Remember in kindergarten when every afternoon after you finished your peanut butter sandwich, your teacher threw down a rubber mat and declared it was nap time? Those were the days. Now, no one comes into the office after lunch and makes sure you get your rest.
In fact, most of us would love some good sleep. I know that living with young children and a husband who snores has only further complicated my sleep schedule over the past decade.
It seems I am not alone. The CDC reports that as many as 1 in 3 adults do not get enough sleep on a regular basis.
Americans are so desperate for sleep, there is quite a repertoire of natural remedies that have been accumulated over the years by people who are hesitant to use sleeping pills on a regular basis.
Traditionally, lavender has been used to treat a variety of ailments, including insomnia. Inhaling lavender before bed, using lavender lotion, taking a lavender bubble bath, or applying and diffusing lavender oil are all popular homeopathic sleep aids.
This herb is native to Europe, Asia, and North America, and has traditionally been sought after for its ability to relax the nervous system and help users fall asleep faster.
Taking between 400 and 900 mg of valerian root a couple of hours before bed may be the most effective way to use it for sleeping purposes.
Peter Rabbit’s mother knew what she was doing. Chamomile tea is another popular way to get to sleep naturally. It contains an antioxidant called apigenin that is thought to be the key ingredient in chamomile that makes you sleepy.
Brew a cup 30 minutes to one hour before bedtime (I like to squeeze a little lemon and honey into the cup for some extra deliciousness) to help you unwind.
According to a Harvard publication, meditation may be a great way to remind the body when it is time to relax. The basic idea behind this theory is that stress produces cortisol, which keeps the nervous system on high alert.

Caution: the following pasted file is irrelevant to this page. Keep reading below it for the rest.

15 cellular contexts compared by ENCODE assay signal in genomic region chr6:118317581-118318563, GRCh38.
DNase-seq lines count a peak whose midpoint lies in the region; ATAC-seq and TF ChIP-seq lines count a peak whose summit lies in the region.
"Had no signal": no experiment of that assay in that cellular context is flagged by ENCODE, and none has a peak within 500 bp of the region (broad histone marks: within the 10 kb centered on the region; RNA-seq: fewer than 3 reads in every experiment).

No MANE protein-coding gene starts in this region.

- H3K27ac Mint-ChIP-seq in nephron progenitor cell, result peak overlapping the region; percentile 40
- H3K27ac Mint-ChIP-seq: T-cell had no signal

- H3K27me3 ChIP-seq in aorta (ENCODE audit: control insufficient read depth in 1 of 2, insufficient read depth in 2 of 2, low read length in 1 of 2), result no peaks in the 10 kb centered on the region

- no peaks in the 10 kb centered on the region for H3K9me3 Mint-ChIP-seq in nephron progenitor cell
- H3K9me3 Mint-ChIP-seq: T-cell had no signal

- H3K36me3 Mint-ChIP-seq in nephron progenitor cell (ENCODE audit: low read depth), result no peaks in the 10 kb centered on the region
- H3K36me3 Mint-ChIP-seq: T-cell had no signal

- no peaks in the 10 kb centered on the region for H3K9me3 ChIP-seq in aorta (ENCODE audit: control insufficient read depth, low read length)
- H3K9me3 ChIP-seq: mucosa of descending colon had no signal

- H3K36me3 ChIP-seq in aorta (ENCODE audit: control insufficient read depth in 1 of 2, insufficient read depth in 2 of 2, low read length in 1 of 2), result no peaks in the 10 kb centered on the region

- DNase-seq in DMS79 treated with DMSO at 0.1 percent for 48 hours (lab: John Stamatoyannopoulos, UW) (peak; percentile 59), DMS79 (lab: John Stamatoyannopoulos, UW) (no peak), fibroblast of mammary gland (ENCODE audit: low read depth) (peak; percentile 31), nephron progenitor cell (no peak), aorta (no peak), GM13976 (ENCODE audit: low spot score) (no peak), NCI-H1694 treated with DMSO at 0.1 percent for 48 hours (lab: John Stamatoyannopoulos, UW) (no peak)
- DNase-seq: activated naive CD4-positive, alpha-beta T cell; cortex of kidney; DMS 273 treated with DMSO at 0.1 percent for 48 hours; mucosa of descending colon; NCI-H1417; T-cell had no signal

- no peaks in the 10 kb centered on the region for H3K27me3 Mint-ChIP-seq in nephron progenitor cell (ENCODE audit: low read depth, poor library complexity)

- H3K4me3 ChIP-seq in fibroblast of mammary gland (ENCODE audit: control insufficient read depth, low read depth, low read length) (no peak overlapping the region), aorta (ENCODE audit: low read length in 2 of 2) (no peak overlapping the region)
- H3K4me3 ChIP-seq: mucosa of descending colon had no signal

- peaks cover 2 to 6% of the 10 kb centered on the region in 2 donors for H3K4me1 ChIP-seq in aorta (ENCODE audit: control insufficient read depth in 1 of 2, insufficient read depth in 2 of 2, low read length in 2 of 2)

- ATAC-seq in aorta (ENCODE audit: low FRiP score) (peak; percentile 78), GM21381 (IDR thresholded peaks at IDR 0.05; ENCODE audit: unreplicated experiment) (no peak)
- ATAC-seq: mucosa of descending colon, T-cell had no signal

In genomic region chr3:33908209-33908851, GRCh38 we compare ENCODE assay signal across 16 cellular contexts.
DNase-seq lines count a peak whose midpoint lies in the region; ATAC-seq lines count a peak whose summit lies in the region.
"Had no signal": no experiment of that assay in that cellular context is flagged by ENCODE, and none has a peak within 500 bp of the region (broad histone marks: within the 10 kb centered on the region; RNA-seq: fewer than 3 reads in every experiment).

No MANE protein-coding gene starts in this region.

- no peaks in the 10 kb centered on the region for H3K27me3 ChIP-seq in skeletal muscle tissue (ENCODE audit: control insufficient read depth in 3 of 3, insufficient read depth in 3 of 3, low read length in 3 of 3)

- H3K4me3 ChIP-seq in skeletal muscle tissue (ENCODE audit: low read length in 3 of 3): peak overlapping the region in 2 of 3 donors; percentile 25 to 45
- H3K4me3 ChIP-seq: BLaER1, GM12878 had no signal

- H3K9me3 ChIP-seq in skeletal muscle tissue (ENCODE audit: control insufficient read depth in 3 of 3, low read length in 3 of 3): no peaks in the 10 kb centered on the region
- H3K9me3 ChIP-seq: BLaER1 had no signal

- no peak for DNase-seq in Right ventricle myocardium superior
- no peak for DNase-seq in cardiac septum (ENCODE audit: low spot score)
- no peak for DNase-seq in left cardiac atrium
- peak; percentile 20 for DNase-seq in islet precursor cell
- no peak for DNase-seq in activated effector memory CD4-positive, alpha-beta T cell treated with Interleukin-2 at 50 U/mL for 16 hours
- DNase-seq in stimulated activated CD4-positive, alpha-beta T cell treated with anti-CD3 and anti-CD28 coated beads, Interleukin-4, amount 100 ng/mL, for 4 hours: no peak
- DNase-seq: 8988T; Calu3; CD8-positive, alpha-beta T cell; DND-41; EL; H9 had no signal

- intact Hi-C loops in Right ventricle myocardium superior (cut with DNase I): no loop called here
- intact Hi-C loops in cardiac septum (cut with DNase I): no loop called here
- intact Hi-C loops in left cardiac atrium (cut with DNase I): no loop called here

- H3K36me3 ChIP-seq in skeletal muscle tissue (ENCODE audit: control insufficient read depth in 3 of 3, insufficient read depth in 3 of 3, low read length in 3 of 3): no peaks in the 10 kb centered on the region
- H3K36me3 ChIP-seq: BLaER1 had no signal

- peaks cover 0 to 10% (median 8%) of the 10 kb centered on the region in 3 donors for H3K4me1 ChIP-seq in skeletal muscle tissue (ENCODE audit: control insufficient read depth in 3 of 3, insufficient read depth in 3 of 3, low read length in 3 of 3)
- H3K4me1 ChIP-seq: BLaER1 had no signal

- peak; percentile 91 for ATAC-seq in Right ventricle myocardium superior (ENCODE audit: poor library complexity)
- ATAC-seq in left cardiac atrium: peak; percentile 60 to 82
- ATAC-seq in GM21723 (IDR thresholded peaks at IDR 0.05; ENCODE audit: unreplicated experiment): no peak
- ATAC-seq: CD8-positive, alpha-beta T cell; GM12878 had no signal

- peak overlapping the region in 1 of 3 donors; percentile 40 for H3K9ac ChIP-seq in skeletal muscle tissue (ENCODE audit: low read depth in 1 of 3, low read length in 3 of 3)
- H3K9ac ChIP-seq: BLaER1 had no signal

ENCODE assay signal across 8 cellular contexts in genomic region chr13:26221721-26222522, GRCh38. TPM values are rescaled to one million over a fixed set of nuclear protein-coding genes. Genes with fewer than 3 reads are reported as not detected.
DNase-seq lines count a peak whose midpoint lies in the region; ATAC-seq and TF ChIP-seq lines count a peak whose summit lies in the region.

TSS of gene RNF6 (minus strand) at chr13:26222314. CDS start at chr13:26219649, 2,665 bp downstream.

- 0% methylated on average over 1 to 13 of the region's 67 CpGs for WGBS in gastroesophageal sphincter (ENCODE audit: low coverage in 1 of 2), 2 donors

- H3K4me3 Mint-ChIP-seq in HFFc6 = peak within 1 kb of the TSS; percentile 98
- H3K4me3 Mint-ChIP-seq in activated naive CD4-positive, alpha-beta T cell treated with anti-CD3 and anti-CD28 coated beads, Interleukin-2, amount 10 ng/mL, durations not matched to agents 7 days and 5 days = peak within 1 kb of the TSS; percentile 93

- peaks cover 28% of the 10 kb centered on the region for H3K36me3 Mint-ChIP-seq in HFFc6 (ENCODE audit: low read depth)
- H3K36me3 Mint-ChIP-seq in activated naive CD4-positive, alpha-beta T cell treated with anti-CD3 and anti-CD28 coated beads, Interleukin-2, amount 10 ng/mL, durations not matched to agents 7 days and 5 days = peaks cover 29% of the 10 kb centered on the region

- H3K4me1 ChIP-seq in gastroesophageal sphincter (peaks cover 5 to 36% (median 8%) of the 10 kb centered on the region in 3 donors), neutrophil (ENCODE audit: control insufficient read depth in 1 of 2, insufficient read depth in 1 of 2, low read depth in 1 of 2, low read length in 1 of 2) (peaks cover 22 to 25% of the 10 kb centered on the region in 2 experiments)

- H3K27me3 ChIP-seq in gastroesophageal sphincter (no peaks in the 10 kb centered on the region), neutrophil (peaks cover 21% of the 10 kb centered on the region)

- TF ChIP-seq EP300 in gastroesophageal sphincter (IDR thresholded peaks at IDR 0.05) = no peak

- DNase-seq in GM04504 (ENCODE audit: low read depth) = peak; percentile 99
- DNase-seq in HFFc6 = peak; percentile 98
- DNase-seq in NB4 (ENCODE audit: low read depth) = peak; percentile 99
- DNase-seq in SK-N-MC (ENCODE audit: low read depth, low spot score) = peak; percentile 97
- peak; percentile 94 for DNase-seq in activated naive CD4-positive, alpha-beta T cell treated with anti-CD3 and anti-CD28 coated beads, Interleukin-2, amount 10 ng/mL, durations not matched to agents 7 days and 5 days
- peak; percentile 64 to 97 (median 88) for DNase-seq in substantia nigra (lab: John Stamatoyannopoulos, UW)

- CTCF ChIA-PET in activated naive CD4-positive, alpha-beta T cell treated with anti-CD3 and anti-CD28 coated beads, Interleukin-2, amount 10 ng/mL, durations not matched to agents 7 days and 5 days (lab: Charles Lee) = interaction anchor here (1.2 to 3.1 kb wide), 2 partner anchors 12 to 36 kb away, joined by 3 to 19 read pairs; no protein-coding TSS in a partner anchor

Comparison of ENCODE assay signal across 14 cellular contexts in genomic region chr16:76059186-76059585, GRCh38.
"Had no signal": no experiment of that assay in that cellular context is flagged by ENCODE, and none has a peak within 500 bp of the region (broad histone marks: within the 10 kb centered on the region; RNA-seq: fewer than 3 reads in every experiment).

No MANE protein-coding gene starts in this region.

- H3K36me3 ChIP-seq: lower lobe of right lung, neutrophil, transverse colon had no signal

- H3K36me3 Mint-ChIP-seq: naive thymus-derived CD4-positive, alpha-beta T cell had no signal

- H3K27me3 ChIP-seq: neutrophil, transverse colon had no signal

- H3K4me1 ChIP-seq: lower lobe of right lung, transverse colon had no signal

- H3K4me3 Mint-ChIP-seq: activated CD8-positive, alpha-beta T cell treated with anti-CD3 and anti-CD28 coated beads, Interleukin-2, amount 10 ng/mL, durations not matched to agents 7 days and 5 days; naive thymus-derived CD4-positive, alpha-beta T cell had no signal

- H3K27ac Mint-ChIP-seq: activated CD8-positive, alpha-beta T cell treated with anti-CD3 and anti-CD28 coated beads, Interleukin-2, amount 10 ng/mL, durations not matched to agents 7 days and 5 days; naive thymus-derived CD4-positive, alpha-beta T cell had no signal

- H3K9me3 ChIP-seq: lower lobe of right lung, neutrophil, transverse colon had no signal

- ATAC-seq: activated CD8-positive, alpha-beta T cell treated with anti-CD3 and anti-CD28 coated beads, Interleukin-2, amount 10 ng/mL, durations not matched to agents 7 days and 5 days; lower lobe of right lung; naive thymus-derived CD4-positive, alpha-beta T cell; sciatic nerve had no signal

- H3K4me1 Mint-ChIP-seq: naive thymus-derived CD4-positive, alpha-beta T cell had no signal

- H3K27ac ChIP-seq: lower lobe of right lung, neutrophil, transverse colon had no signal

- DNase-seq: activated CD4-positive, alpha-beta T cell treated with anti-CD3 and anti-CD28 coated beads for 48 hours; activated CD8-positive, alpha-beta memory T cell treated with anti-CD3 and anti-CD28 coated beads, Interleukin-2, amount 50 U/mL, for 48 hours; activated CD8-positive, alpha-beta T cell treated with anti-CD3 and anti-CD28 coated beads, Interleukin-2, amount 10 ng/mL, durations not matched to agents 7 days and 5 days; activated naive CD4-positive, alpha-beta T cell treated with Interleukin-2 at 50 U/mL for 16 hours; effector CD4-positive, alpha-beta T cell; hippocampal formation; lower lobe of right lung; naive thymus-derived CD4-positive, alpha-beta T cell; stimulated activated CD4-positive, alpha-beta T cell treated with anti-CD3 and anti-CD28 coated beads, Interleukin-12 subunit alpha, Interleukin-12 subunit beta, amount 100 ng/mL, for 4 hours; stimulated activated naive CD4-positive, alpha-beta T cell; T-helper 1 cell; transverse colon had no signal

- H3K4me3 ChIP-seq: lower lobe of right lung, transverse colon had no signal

Meditation essentially forces the mind and body to be still, which can stop the cortisol and allow the production of melatonin.
While it is available as a pill, liquid or oil, melatonin is a natural way to promote good sleep. The brain produces this hormone when it is time for sleep - we cannot sleep without it.
Hectic lifestyles of the 21st century do not always encourage the brain to produce this necessary chemical.
As we struggle to manage hectic schedules and spend several hours each day looking at screens, our bodies produce cortisol instead, which just makes resting even harder.
Taking 1 to 3 mg of melatonin an hour to 30 minutes before bed may be a great way to remind the body when it is time to sleep and restore natural sleep rhythms.
Cannabidiol, or CBD, has risen to fame recently as marajuana’s well-behaved cousin. Among its many positive effects, CBD oil can act as a natural sedative. Experts still aren’t completely sure about the best dosage, but safe daily doses may be anywhere between 25 and 175 mg.
CBD does not have the same components as marajuana that make you high, but they can help you relax naturally.
Poppy is another natural sedative with a wild cousin - the opium poppy - but the California poppy can help increase GABA levels and promote good relaxation which, in turn, promotes good sleep.
While it might not be best for long-term use, occasionally taking 600 mg of California poppy extract is considered safe.
As a 2-Aminoacetic Acid and a neurotransmitter, research indicates that glycine can naturally promote serotonin - the “feel good hormone” - which paves the way for melatonin.
As a neurotransmitter, glycine has the ability to quiet the brain and help the body relax. It can also naturally lower body temperatures, which is a natural step in the body’s sleep process.
White noise softly playing in the background during sleep can help drown out more disturbing sounds in the house or environment.
Remember earlier when I mentioned snoring husbands? Noise machines can help create a more peaceful environment in shared households where things may not quiet down on their own.
I have mentioned serotonin, melatonin, and the nervous system quite a few times so far, and for good reason - all are essential components of good sleep.
Weighted blankets are great facilitators in calming the nervous system, producing serotonin, and melatonin. Using the science of deep touch pressure, weighted blankets place firm, yet gentle pressure all over the body’s deep touch pressure points, which soothes the central nervous system.
This sense of calm signals the body to produce the “feel good hormone” serotonin,and then melatonin which puts you to sleep.